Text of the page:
The laws of Guam touch the lives of all who live in and visit our beautiful island home. From establishing the legal age to smoke tobacco, to defining the acts that lead to criminal charges, to outlining the eligibility for a qualifying certificate, the laws apply equally to all.
As explained in the first article in this series, Guam’s laws include the statutory code, or Guam Code Annotated; judicial decisions of our local courts; and administrative rules and regulations of executive branch departments and agencies. They are used by judges and practicing lawyers, but indeed — they are important to government officials, businesspeople and students — the entire community of Guam.
The Office of the Compiler of Laws officially publishes Guam’s primary sources of law and has faced many challenges and changes since its inception in 1977. Administratively, it was first part of the legislative branch, then was moved to the Attorney General’s Office in 1983 and finally, became part of the Supreme Court of Guam in 2004.
Meeting user expectations
In the last 40 years, the Compiler’s Office has evolved to respond to the needs of its users. The current information age means that access to knowledge is instantaneous, through the internet, wireless access and mobile devices. The Compiler’s Office meets the expectations of its users by electronically publishing Guam law on its website, guamcourts.org/CompilerofLaws/index.html. This online portal allows access to the GCA, rules and regulations, Supreme Court appellate opinions and now, Superior Court decisions published in 2018. Since publication of the first article in this series, the website has been upgraded to allow searches not only of the GCA, but appellate opinions and trial court decisions and orders as well. The Compiler’s Office is continually updating this search engine and is working to add even more content, starting with older decisions and orders of the Superior Court.
Review and analysis before publication
The Compiler’s website offers a useful public service, but not many may realize the level of scrutiny required to prepare the laws for publication. Each type of “law” involves a different type of review, so the three employees of the Compiler’s Office must know the legislative process, the judicial system and the responsibilities of executive branch departments and agencies. The painstaking review also requires a keen eye for detail; at the Compiler’s Office, there are intense debates about the use of commas or semicolons.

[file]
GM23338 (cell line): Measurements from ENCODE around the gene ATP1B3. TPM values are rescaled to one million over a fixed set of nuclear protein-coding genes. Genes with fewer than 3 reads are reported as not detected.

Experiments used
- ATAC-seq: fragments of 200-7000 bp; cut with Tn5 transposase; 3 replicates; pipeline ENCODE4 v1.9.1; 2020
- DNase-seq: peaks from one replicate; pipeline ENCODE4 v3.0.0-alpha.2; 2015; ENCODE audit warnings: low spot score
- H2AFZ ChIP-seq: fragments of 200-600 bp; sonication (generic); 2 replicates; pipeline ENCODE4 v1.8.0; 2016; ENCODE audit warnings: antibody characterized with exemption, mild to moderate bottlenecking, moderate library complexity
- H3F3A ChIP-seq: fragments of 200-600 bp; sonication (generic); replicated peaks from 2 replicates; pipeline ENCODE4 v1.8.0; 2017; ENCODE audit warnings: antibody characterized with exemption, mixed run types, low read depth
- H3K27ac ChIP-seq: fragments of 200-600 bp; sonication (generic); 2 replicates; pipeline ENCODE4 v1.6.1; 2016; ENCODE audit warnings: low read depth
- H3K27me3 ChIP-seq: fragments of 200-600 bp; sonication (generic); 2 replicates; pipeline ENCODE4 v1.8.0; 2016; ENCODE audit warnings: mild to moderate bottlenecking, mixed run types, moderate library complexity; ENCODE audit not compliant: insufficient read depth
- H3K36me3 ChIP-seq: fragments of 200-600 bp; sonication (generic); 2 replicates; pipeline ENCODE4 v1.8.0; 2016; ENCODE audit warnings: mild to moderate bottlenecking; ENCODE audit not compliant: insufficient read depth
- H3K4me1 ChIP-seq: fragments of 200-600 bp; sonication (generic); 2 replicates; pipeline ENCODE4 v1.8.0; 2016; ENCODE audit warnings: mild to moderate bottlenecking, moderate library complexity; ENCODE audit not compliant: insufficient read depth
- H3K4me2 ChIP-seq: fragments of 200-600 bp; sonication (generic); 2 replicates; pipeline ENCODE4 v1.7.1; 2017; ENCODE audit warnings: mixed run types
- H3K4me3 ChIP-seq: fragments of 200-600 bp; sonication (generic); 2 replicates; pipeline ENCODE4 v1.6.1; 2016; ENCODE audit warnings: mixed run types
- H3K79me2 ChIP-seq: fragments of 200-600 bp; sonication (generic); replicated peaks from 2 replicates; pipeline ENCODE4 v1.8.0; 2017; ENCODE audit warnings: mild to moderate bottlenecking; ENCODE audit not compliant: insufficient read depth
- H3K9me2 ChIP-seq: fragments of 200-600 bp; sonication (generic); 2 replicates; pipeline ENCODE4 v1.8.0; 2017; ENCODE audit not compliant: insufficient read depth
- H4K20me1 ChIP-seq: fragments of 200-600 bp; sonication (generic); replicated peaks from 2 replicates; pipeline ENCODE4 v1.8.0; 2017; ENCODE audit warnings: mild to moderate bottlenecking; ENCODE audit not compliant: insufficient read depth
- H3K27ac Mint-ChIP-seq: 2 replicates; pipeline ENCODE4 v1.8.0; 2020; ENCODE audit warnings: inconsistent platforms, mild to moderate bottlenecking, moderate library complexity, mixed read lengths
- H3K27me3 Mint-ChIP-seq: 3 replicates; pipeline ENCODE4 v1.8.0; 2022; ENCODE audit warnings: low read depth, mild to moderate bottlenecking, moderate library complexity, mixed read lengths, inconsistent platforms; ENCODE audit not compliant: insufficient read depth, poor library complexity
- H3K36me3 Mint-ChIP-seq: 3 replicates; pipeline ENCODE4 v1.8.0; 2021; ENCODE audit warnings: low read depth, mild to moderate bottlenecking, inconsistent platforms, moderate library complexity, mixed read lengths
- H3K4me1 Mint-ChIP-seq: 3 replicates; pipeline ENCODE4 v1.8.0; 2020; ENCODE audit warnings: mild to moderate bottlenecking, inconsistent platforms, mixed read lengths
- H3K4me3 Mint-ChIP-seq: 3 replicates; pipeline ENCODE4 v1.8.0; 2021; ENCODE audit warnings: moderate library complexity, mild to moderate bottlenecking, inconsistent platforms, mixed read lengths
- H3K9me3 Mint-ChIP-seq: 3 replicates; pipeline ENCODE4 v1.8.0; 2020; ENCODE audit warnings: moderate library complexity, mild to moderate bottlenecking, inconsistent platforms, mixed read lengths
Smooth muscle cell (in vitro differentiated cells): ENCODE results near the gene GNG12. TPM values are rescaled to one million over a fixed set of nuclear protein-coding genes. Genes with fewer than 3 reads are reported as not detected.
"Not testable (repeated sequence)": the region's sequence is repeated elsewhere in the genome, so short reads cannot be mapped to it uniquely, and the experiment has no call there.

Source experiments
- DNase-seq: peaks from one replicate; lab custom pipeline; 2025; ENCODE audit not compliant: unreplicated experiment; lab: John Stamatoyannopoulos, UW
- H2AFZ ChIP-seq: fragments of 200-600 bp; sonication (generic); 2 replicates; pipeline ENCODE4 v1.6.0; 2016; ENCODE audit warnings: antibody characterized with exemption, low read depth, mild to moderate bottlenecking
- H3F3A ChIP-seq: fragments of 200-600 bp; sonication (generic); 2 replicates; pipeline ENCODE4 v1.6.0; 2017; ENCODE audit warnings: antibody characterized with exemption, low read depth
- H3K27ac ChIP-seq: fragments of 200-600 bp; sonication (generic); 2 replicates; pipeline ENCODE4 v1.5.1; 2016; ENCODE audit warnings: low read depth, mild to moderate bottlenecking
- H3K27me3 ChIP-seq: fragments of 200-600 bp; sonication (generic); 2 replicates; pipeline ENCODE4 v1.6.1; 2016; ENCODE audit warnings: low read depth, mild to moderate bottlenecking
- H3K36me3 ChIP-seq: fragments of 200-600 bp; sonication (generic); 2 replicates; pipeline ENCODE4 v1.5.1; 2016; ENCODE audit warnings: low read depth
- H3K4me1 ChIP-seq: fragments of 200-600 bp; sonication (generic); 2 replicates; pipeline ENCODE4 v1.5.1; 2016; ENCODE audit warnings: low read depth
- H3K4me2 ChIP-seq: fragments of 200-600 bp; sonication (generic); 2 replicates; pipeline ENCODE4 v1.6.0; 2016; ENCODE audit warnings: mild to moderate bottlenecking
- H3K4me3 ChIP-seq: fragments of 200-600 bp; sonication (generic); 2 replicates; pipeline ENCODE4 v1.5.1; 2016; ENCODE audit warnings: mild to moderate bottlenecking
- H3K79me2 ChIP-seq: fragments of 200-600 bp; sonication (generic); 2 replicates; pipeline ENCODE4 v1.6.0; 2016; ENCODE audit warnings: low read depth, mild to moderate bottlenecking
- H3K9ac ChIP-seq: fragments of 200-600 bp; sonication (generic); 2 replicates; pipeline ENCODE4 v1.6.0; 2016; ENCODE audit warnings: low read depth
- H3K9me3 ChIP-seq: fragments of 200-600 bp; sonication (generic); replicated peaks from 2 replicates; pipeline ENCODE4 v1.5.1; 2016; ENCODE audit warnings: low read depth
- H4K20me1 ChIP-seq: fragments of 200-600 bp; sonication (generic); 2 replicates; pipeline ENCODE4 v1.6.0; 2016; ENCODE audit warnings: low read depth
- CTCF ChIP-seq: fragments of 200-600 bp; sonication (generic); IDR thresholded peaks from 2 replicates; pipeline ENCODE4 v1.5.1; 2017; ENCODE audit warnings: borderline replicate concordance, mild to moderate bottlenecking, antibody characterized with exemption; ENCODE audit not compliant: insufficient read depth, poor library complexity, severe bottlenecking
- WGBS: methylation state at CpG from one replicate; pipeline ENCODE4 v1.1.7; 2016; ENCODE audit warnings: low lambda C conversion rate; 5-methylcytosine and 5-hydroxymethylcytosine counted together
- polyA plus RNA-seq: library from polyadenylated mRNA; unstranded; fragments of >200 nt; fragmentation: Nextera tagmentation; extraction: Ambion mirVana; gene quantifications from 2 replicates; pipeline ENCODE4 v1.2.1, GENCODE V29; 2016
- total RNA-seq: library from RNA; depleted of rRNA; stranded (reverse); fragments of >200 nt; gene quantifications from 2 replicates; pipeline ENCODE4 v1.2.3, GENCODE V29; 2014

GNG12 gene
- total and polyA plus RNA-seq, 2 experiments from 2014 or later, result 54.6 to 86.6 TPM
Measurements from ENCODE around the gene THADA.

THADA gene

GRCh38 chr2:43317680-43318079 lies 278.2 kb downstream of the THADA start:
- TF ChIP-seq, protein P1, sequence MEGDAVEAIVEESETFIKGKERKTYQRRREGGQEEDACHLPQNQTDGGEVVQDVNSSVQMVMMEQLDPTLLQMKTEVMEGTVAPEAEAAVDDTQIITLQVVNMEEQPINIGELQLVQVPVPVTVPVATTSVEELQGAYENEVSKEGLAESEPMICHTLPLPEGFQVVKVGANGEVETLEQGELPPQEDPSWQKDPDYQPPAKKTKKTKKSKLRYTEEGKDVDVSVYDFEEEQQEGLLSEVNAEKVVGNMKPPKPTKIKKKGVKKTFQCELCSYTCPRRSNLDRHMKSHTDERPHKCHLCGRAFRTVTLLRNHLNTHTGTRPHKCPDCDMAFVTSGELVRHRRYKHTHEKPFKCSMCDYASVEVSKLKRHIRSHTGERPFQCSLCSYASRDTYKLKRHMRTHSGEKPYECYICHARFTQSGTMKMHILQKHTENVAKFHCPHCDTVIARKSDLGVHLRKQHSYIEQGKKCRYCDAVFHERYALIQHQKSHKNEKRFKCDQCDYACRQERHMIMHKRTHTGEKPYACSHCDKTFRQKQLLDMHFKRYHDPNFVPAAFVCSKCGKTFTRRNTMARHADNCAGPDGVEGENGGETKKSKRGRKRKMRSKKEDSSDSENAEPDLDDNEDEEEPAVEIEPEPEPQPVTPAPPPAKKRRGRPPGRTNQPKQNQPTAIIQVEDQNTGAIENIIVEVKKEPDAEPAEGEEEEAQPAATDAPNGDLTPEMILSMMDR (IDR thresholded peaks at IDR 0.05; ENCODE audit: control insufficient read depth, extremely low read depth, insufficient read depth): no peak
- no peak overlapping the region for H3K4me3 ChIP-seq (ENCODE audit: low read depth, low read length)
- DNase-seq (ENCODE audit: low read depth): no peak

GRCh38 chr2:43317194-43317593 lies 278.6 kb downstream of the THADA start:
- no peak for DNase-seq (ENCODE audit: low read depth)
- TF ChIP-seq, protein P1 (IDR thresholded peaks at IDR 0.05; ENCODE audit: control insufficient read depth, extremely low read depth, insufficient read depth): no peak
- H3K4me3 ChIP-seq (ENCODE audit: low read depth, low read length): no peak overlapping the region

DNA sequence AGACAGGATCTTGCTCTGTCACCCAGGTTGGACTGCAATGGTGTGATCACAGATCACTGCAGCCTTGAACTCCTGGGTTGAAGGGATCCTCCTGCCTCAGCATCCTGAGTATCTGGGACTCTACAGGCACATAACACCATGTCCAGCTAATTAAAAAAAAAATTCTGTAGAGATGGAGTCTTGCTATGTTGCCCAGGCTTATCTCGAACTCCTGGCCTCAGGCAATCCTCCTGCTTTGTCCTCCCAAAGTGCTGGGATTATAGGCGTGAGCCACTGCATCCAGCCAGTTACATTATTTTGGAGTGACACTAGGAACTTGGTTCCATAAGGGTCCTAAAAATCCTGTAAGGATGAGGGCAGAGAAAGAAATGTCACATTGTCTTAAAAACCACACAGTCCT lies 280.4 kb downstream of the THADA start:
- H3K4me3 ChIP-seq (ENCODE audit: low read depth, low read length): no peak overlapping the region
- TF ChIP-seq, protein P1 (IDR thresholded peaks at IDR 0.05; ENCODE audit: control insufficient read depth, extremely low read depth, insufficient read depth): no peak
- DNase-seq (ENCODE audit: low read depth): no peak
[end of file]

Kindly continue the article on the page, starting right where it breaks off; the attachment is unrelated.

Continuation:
For legislation, the process is not as straightforward as simply adding new GCA sections or amending existing ones. Each public law is closely reviewed; for example, if newly enacted legislation inadvertently uses the same number as an existing provision, it must be renumbered to avoid confusion.
Legislation is also scrutinized for possible inclusion in the GCA, a practice introduced by the first Compiler of Laws Attorney Charles Troutman. For example, Public Law 19-038 created the Southern Development Master Plan in 1988 but did not expressly add it to the GCA. The Compiler relied on his authority and codified the master plan as Article 6 of Title 21, Chapter 68. There is no substantive difference between the efficacy of public laws from codified provisions. But it is certainly easier to find this master plan in the GCA, rather than going through each legislative session.
This is especially true in light of the sheer number of laws enacted each legislative term. In the last nine years, more than a thousand public laws have been enacted, with 285 new laws passed by the 31st Guam Legislature alone. Although not all laws are codified into the GCA, they are all closely examined by the Compiler’s Office as part of its review process.
Updating Guam’s rules and regulations
Perhaps the most challenging mandate faced by the Compiler’s Office is publishing the Guam Administrative Rules and Regulations. Recent events reveal that Guam, like many jurisdictions throughout the United States, has struggled with adopting rules for the legalized use of cannabis. Promulgating rules in Guam that executive branch entities must comply with the process set forth in the Administrative Adjudication Act, found at Title 5 GCA, Chapter 9, Article 3. The proposed rules are then transmitted to the Guam Legislature, and if there is no legislative action, the rules automatically become effective after 90 days.
Because of changes in the administration of the executive and legislative branches and the Compiler’s Office itself, verifying records and information has been difficult. By working with the leadership of 34th Guam Legislature, the process has been streamlined, and the Compiler’s Office now receives notification of the transmittal of rules and regulations.
The key is collaboration — the Compiler’s Office is only three people but produces the official version of Guam law. The office appreciates any direct assistance from representatives from line agencies, boards and commissions, to verify that the Compiler’s Office has the most updated version on its website.